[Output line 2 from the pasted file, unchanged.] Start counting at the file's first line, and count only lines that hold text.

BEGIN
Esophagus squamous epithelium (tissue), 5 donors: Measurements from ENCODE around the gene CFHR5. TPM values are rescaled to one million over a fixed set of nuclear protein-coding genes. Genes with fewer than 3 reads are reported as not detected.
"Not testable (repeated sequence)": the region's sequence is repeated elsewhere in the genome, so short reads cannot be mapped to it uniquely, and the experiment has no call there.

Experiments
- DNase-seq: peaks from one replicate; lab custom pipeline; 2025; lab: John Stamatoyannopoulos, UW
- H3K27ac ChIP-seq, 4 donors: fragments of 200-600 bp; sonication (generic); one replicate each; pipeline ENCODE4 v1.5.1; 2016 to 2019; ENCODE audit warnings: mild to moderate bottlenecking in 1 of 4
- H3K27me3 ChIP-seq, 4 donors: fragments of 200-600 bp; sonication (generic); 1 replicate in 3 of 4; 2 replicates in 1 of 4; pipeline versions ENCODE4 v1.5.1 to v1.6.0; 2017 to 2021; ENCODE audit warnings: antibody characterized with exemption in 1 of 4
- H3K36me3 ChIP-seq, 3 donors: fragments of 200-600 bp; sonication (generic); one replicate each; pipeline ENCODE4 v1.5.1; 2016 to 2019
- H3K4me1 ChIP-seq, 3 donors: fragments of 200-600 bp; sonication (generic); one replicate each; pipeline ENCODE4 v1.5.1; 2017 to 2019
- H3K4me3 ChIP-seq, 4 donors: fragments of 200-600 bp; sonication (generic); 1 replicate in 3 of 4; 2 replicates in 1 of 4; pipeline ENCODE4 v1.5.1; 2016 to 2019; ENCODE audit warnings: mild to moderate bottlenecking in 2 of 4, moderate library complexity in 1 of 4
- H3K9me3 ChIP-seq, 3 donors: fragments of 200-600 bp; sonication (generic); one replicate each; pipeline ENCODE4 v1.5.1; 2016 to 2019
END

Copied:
"Not testable (repeated sequence)": the region's sequence is repeated elsewhere in the genome, so short reads cannot be mapped to it uniquely, and the experiment has no call there.